One of the most powerful aspects of digital archives is the ability of users to engage with material on a much deeper level than traditional archives allowed, often providing space for expansive reinterpretations of community and of self. In Marija Dalbello’s paper on digital cultural heritage, she includes a quote from Springer et al., who raise an important point when they ask “Does releasing public content with no known restrictions create a sense of democratic access or increase the sense of public ownership and shared stewardship for public cultural heritage resources” (Springer et al., 2008, 15). I argue that this is in fact the case. A sense of ownership in relation to cultural heritage enables users to see themselves and their communities as being present in the complex historical narratives that are told by archives. I believe that the Internet Archive provides space for people to participate in these kinds of reinterpretations of culture (and, by extension, identity construction) through open access to an exhaustive, and largely uncensored, quantity of material.

I think the potential for underrepresented (or entirely disregarded) groups, as well as individuals, to radically transform their processes of identity formation is present with an “unregulated “ (or at the very least lightly curated) archival system like the Internet Archive. Whether or not this will prove true remains to be seen. Identity formation and understandings of the self are complicated and greatly nuanced, and, since the advent of recorded history, have been deeply impacted by the hegemonic narratives of official archives. I believe the Internet Archive will serve as a sort of case study for the future of information retention, presentation, and access and the way that marginalized groups engage with these materials. I personally am incredibly excited at the prospect of a future of archival systems that seek to represent all, rather than the narrative of the privileged few.


Dalbello, Marija. “Digital Cultural Heritage: Concepts, Projects, and Emerging Constructions of Heritage.” Proceedings of the Libraries in the Digital Age (LIDA) conference, 25-30 May, 2009.

Internet Archive. https://archive.org. Web. 23 Oct. 2015.

Lepore, Jill. “The Cobweb: Can the Internet be Archived?” The New Yorker. Condé Nast, 26 Jan. 2015. Web. 23 Oct. 2015.

Schwartz, Joan, and Terry Cook. “Archives, Records, and Power: The Making of Modern Memory.” Archival Science 2.1-19 (2002): 2-13. Print.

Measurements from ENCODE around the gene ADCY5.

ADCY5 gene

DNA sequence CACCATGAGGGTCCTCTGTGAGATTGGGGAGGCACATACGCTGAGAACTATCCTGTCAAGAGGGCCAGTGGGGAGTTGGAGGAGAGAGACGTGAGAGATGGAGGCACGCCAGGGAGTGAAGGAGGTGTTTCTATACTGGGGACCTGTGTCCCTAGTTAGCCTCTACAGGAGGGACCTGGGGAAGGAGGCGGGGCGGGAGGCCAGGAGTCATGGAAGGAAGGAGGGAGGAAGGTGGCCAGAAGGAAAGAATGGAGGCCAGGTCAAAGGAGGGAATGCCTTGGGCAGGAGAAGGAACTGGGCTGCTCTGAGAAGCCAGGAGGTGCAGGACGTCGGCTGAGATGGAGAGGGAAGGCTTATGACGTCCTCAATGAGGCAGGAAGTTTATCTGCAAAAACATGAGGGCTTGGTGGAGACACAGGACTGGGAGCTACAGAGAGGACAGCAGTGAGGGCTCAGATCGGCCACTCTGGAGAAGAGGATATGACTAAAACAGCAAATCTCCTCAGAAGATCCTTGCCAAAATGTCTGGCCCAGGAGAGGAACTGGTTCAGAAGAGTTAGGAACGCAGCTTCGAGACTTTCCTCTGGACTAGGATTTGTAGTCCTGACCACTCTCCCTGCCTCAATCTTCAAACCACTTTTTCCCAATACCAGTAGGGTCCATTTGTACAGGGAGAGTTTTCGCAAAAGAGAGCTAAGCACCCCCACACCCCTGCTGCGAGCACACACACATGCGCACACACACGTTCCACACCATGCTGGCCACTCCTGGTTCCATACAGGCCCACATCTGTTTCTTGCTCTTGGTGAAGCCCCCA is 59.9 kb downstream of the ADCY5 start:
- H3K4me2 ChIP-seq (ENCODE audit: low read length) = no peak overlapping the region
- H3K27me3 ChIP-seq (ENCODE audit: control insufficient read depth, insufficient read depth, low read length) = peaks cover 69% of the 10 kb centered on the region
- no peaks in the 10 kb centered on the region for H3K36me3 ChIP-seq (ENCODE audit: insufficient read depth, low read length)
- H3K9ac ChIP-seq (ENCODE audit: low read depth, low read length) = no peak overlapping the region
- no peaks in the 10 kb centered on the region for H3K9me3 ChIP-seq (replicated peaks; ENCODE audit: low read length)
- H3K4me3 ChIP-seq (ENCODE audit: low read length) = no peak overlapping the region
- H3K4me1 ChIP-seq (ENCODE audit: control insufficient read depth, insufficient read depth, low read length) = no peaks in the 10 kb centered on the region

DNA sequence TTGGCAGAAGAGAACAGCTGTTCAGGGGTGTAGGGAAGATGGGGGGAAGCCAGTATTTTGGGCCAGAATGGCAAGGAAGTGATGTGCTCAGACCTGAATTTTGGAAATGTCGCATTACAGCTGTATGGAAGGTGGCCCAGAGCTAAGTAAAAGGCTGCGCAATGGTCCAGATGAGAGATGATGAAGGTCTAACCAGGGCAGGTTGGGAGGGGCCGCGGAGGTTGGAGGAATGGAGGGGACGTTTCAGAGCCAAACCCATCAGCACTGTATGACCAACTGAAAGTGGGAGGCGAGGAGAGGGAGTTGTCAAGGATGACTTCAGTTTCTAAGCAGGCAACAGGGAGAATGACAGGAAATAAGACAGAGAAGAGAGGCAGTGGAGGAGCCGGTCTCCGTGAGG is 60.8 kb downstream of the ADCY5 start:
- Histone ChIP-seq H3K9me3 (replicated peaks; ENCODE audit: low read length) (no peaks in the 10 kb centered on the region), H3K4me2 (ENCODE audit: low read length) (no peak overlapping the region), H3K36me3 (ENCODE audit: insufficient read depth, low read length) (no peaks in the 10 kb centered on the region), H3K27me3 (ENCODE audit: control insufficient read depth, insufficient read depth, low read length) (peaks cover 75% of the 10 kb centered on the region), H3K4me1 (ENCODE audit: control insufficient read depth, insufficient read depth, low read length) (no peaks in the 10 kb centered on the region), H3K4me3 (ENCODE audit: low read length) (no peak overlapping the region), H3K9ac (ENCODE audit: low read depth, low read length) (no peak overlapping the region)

The Producer/Consumer Dichotomy and Knowledge as Commodity

By kiemma

Isabel Rechberg and Jawad Syed’s paper “Ethical issues in knowledge management: conflict of knowledge ownership” highlights some important issues surrounding knowledge production and management within the corporate sphere. However, I wish they had expanded upon this topic further by asking what larger issues arise when we treat knowledge as a commodity? What are the potentials for violence in this system? Finally, I ask how approaching this issue from a library and information studies perspective can help to reframe the concepts of knowledge production, management, and consumption.

Rechberg and Syed’s paper emphasizes “the need for a moral contract of KM between organizations and individuals that is built on the ethical constructs of trust, fairness and justice, so that individuals are acknowledged as legitimate and foremost owners of knowledge, and are willing to participate in KM and enhance its effectiveness” (Rechberg and Syed, 2013). While I agree that it is important to protect the intellectual property of employees, I believe that the protection of the individual is paramount, and should not merely be a stepping-stone to a more streamlined knowledge production team for the company. It seems for Rechberg and Syed, the end goal is to provide a ‘safe space’ for knowledge production within the capitalist system in order to encourage “individuals to willingly participate in knowledge processes” (Rechberg and Syed, 2013). I would have loved to see Rechberg and Syed take their arguments one step further and discuss the ways that treating knowledge as a commodity alienates both producers and consumers, and is inherently detrimental to the knowledge production process. As the knowledge economy becomes further entrenched in the realm of Web-based production, the potential for exploitation is magnified. I look to Mechanical Turk as a prime example of this phenomenon.